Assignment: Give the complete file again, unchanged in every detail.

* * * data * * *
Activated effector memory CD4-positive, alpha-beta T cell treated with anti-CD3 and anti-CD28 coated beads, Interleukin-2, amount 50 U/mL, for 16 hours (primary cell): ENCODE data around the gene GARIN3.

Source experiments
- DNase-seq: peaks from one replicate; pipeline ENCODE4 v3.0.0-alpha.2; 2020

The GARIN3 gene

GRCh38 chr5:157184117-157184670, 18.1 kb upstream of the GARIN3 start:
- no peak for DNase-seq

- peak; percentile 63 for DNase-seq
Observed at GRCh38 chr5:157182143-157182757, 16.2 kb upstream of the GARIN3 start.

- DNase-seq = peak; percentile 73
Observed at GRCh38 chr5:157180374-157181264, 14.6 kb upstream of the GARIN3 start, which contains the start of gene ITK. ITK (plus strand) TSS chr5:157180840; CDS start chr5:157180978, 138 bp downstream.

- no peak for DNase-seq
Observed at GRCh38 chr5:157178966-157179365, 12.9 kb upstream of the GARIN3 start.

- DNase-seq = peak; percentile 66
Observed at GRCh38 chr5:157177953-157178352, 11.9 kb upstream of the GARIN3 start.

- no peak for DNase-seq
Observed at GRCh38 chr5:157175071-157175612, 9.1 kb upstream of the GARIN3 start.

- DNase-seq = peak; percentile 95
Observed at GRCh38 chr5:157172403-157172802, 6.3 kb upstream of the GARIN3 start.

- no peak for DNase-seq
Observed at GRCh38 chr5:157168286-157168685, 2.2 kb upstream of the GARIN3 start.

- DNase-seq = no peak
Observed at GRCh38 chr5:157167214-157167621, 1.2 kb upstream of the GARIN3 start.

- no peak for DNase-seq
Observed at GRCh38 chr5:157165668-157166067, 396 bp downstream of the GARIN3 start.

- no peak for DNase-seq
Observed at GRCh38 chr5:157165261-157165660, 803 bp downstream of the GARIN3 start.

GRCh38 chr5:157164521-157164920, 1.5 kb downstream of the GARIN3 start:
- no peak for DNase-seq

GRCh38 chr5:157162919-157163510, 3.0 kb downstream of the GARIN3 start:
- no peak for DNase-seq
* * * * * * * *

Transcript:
Activated effector memory CD4-positive, alpha-beta T cell treated with anti-CD3 and anti-CD28 coated beads, Interleukin-2, amount 50 U/mL, for 16 hours (primary cell): ENCODE data around the gene GARIN3.

Source experiments
- DNase-seq: peaks from one replicate; pipeline ENCODE4 v3.0.0-alpha.2; 2020

The GARIN3 gene

GRCh38 chr5:157184117-157184670, 18.1 kb upstream of the GARIN3 start:
- no peak for DNase-seq

- peak; percentile 63 for DNase-seq
Observed at GRCh38 chr5:157182143-157182757, 16.2 kb upstream of the GARIN3 start.

- DNase-seq = peak; percentile 73
Observed at GRCh38 chr5:157180374-157181264, 14.6 kb upstream of the GARIN3 start, which contains the start of gene ITK. ITK (plus strand) TSS chr5:157180840; CDS start chr5:157180978, 138 bp downstream.

- no peak for DNase-seq
Observed at GRCh38 chr5:157178966-157179365, 12.9 kb upstream of the GARIN3 start.

- DNase-seq = peak; percentile 66
Observed at GRCh38 chr5:157177953-157178352, 11.9 kb upstream of the GARIN3 start.

- no peak for DNase-seq
Observed at GRCh38 chr5:157175071-157175612, 9.1 kb upstream of the GARIN3 start.

- DNase-seq = peak; percentile 95
Observed at GRCh38 chr5:157172403-157172802, 6.3 kb upstream of the GARIN3 start.

- no peak for DNase-seq
Observed at GRCh38 chr5:157168286-157168685, 2.2 kb upstream of the GARIN3 start.

- DNase-seq = no peak
Observed at GRCh38 chr5:157167214-157167621, 1.2 kb upstream of the GARIN3 start.

- no peak for DNase-seq
Observed at GRCh38 chr5:157165668-157166067, 396 bp downstream of the GARIN3 start.

- no peak for DNase-seq
Observed at GRCh38 chr5:157165261-157165660, 803 bp downstream of the GARIN3 start.

GRCh38 chr5:157164521-157164920, 1.5 kb downstream of the GARIN3 start:
- no peak for DNase-seq

GRCh38 chr5:157162919-157163510, 3.0 kb downstream of the GARIN3 start:
- no peak for DNase-seq